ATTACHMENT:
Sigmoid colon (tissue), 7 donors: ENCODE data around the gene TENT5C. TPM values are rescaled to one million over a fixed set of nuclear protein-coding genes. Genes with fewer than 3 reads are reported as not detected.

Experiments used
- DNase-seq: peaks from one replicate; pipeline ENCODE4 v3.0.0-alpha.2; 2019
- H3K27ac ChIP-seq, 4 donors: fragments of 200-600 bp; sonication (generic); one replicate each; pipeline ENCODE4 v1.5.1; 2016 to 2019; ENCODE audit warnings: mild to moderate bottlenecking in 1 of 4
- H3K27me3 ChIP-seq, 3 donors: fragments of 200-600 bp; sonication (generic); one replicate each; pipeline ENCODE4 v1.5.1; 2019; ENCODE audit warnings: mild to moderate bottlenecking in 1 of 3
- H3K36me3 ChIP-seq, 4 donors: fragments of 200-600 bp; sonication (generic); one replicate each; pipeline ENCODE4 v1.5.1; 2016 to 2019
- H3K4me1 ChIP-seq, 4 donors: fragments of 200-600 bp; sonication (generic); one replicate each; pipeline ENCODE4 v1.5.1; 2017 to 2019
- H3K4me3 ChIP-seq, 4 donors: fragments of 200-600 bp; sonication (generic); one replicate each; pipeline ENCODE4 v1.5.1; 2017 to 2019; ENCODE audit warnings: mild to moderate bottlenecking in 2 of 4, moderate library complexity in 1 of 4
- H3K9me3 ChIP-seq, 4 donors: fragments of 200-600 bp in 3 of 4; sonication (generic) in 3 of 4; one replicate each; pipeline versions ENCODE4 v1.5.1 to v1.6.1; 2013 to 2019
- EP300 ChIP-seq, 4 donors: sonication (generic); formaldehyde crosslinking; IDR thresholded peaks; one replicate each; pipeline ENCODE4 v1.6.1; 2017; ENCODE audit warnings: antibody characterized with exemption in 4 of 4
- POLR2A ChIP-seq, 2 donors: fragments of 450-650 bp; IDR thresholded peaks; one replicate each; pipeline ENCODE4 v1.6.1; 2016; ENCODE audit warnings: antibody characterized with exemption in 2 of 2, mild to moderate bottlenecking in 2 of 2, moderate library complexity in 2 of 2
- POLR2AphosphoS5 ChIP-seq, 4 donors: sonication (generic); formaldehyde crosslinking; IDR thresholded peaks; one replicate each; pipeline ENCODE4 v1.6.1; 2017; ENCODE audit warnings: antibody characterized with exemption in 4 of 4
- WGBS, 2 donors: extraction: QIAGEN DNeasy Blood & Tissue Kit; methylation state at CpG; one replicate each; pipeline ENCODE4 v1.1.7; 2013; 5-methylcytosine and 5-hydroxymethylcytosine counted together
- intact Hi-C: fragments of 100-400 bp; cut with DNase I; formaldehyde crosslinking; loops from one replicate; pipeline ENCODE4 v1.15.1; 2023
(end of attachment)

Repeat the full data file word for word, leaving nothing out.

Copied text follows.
Sigmoid colon (tissue), 7 donors: ENCODE data around the gene TENT5C. TPM values are rescaled to one million over a fixed set of nuclear protein-coding genes. Genes with fewer than 3 reads are reported as not detected.

Experiments used
- DNase-seq: peaks from one replicate; pipeline ENCODE4 v3.0.0-alpha.2; 2019
- H3K27ac ChIP-seq, 4 donors: fragments of 200-600 bp; sonication (generic); one replicate each; pipeline ENCODE4 v1.5.1; 2016 to 2019; ENCODE audit warnings: mild to moderate bottlenecking in 1 of 4
- H3K27me3 ChIP-seq, 3 donors: fragments of 200-600 bp; sonication (generic); one replicate each; pipeline ENCODE4 v1.5.1; 2019; ENCODE audit warnings: mild to moderate bottlenecking in 1 of 3
- H3K36me3 ChIP-seq, 4 donors: fragments of 200-600 bp; sonication (generic); one replicate each; pipeline ENCODE4 v1.5.1; 2016 to 2019
- H3K4me1 ChIP-seq, 4 donors: fragments of 200-600 bp; sonication (generic); one replicate each; pipeline ENCODE4 v1.5.1; 2017 to 2019
- H3K4me3 ChIP-seq, 4 donors: fragments of 200-600 bp; sonication (generic); one replicate each; pipeline ENCODE4 v1.5.1; 2017 to 2019; ENCODE audit warnings: mild to moderate bottlenecking in 2 of 4, moderate library complexity in 1 of 4
- H3K9me3 ChIP-seq, 4 donors: fragments of 200-600 bp in 3 of 4; sonication (generic) in 3 of 4; one replicate each; pipeline versions ENCODE4 v1.5.1 to v1.6.1; 2013 to 2019
- EP300 ChIP-seq, 4 donors: sonication (generic); formaldehyde crosslinking; IDR thresholded peaks; one replicate each; pipeline ENCODE4 v1.6.1; 2017; ENCODE audit warnings: antibody characterized with exemption in 4 of 4
- POLR2A ChIP-seq, 2 donors: fragments of 450-650 bp; IDR thresholded peaks; one replicate each; pipeline ENCODE4 v1.6.1; 2016; ENCODE audit warnings: antibody characterized with exemption in 2 of 2, mild to moderate bottlenecking in 2 of 2, moderate library complexity in 2 of 2
- POLR2AphosphoS5 ChIP-seq, 4 donors: sonication (generic); formaldehyde crosslinking; IDR thresholded peaks; one replicate each; pipeline ENCODE4 v1.6.1; 2017; ENCODE audit warnings: antibody characterized with exemption in 4 of 4
- WGBS, 2 donors: extraction: QIAGEN DNeasy Blood & Tissue Kit; methylation state at CpG; one replicate each; pipeline ENCODE4 v1.1.7; 2013; 5-methylcytosine and 5-hydroxymethylcytosine counted together
- intact Hi-C: fragments of 100-400 bp; cut with DNase I; formaldehyde crosslinking; loops from one replicate; pipeline ENCODE4 v1.15.1; 2023